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Custom Menus & Toolbars In Reaper

Reaper Tips & Techniques By Nick Storr
Published August 2016

CubicPack: using the theming engine in conjunction with custom toolbars to bring the Reaper user interface much closer to that of the ‘target’ DAW, Cubase.CubicPack: using the theming engine in conjunction with custom toolbars to bring the Reaper user interface much closer to that of the ‘target’ DAW, Cubase.

What you don’t like about Reaper, you can probably change!

Back in SOS March 2016 (, we created some custom Reaper Actions and assigned keyboard shortcuts to them, but Actions can also be assigned to menus and toolbars. This feature allows you to tweak Reaper’s user interface subtly so that it better suits your existing workflow, but it can also radically alter Reaper’s layout and functionality. This is what we’ll be exploring this month and, as in the earlier article, you’ll need the free SWS/S&M extension ( if you wish to follow all the examples.

In case you missed the March workshop, I’ll briefly recap what Actions are all about. Actions already lie at the heart of your own interaction with Reaper — for example, when you hit the space bar to start and stop playback of your timeline, you’re triggering an Action named ‘Transport: Play/stop’. The Actions list comprises several thousand commands, each of which can be assigned to various different input triggers. They lie beneath many default controls, including toolbar buttons, dropdown and contextual menus, and even fundamental commands like loading and saving projects.

Menu Mods

All Reaper’s drop-down menus, context menus, and toobars link back to Action items. To get started, from the main window, go to the Options menu, then select ‘Customise menus/toolbars...’ to bring up the appropriate window. The drop-down selector, found top-left, allows you to choose which elements you’ll customise. We’ll start with the File menu from Reaper’s primary menu bar.

The Customise menus/toolbars window.The Customise menus/toolbars window.

Select ‘Main File’, which should be at the top of the list, and you’ll be presented with two columns of commands. The right column always shows the default configuration, and the left displays your customised version; as we’ve made no changes yet, both columns should appear identical.

Now let’s make a very simple edit to demonstrate the functionality. Say, for instance, we want to add the ‘Save item as audio file’ command to the File menu. First click on the Add button (bottom left of the ‘Customise menus/toolbars’ window) and select Action from the drop-down. This brings up a searchable list of Actions (including any you’ve created yourself). Find and select ‘Xenakios/SWS: Save item as audio file...’ then click on ‘Select/close’. That Action should now be added to the list on the left-hand side, and you can click and drag it up and down the list to the desired position. Once you’re done, close and save when prompted. Your new command should now exist in the File menu.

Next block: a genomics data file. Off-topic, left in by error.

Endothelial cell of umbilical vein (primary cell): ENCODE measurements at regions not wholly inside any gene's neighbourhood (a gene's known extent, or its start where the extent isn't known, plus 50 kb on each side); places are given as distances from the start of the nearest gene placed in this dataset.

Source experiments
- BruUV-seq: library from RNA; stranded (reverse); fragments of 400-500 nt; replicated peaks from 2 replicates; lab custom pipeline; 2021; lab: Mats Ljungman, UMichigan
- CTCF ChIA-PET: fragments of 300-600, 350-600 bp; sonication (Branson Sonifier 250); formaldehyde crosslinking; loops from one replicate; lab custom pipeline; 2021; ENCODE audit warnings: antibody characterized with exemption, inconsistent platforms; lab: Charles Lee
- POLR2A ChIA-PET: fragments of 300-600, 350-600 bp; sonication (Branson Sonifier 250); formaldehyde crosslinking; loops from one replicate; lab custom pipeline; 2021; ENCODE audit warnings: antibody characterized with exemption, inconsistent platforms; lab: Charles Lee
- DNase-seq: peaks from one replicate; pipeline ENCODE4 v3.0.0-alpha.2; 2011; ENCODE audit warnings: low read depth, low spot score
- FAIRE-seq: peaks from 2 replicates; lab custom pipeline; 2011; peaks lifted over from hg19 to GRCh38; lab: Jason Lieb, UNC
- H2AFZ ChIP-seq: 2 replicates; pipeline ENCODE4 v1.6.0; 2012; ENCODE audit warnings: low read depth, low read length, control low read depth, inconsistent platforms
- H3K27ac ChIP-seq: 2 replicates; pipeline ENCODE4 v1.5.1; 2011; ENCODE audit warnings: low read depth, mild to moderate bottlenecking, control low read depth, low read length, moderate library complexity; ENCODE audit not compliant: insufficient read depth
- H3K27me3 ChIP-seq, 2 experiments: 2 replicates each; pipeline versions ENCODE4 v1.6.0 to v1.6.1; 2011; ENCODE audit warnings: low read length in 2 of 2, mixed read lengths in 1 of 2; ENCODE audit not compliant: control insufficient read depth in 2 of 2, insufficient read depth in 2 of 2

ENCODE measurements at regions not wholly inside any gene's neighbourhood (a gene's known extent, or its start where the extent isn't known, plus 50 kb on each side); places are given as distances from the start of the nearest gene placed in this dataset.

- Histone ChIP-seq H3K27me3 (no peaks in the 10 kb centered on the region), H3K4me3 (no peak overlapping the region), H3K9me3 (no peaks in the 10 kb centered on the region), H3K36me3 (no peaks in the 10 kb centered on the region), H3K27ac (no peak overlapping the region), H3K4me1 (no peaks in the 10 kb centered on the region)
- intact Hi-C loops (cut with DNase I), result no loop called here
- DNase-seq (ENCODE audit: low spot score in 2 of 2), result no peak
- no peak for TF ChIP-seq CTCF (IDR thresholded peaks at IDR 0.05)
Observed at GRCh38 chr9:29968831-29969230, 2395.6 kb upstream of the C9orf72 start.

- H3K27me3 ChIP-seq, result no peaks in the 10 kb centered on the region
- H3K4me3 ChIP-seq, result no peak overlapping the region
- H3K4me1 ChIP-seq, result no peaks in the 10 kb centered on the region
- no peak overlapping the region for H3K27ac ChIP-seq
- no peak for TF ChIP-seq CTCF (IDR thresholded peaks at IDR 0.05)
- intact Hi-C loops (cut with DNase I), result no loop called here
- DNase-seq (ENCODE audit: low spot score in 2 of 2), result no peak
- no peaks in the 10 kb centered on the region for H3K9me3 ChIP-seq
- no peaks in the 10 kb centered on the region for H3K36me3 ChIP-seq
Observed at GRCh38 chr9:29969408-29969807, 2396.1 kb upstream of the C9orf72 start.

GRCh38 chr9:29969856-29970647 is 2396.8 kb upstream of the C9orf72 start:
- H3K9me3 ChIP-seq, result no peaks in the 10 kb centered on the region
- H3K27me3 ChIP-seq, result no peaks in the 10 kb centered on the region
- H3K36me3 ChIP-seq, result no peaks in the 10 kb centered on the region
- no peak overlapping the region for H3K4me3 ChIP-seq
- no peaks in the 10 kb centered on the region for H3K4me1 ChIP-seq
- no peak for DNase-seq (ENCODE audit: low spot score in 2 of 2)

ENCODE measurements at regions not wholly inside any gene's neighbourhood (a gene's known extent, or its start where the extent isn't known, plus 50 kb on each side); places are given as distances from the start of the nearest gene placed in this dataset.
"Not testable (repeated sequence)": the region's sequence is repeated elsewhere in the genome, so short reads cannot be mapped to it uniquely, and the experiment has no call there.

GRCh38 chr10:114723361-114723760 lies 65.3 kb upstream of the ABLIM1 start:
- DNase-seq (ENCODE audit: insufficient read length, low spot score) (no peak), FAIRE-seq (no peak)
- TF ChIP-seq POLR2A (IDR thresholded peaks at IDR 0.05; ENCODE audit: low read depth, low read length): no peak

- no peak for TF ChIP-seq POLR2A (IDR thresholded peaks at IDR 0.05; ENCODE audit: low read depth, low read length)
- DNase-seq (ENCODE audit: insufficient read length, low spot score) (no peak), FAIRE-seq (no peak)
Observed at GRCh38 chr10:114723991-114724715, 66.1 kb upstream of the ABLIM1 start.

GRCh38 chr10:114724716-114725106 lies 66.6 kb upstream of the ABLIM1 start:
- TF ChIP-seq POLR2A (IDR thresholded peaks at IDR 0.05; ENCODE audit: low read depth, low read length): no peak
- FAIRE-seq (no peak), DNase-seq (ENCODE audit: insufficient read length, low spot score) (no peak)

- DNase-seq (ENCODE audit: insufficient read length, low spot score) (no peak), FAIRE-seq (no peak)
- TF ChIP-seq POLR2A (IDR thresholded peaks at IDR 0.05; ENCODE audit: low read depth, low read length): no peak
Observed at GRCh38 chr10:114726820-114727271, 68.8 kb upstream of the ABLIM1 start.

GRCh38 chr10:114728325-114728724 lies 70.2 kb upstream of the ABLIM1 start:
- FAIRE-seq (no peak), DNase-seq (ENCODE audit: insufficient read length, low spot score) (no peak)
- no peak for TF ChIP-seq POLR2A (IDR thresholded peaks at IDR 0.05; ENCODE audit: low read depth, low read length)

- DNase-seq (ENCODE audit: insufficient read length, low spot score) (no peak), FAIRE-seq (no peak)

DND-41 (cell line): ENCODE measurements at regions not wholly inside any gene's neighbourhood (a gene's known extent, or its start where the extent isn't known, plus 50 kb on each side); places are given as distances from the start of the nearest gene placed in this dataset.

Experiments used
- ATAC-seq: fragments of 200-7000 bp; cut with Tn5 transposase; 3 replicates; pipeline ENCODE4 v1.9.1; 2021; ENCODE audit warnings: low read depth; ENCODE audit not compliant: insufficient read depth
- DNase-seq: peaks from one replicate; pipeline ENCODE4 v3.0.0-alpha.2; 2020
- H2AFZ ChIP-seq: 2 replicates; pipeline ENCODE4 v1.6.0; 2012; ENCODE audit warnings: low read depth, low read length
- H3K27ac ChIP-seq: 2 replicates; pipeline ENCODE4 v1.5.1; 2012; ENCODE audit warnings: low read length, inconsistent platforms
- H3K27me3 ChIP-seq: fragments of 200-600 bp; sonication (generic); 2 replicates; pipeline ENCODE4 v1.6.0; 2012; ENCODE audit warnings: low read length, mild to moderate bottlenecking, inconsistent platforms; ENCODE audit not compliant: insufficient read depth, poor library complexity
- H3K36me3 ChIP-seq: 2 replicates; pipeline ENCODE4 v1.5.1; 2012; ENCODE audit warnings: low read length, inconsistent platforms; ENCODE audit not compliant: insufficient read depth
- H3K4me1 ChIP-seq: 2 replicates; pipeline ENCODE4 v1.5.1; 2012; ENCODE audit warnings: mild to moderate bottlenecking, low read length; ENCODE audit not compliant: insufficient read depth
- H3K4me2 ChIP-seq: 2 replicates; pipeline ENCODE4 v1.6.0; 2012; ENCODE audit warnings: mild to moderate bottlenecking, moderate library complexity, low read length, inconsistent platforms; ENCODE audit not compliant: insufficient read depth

The author’s custom toolbar, with the Customise window sitting below.The author’s custom toolbar, with the Customise window sitting below.

You may also notice at the very bottom of the menu you can now see a new item named ‘Default Menu: Main File’. This contains the entire non-modified version of the menu, so you can always access the standard layout if necessary. (You can toggle this item on and off using a tick box in the ‘Customise menus/toolbars’ window.) As well as Actions, you can also add labels, separators, and submenus to keep your menus organised.


Toolbar editing takes place in the same window and is achieved in much the same way, so let’s add a button to the main toolbar. From the dropdown on the top left, select ‘Main toolbar’. Both columns should now show the contents of the default toolbar. You’ll also see a preview of the toolbar’s appearance at the bottom of the window. Click the Add button, and select the Action you’d like assigned. In this instance let’s use ‘Insert new subproject...’. Find and select the Action, then press ‘Select/close’. You should see the new Action on the left, and a new button in your toolbar preview.Reaper’s default context menu.Reaper’s default context menu.

By default, your new button will be a small square with a text label that’s automatically generated from the name of the Action, but don’t be put off, as you can change this in a few ways. You can edit the label by right-clicking on the Action in the left column and selecting ‘Text Icon...’. A dialogue box will pop up with a text field you can edit. You can also elect to make your button double-width, which creates space for a slightly more meaningful label. Click OK, and your edits will be reflected in the toolbar preview window.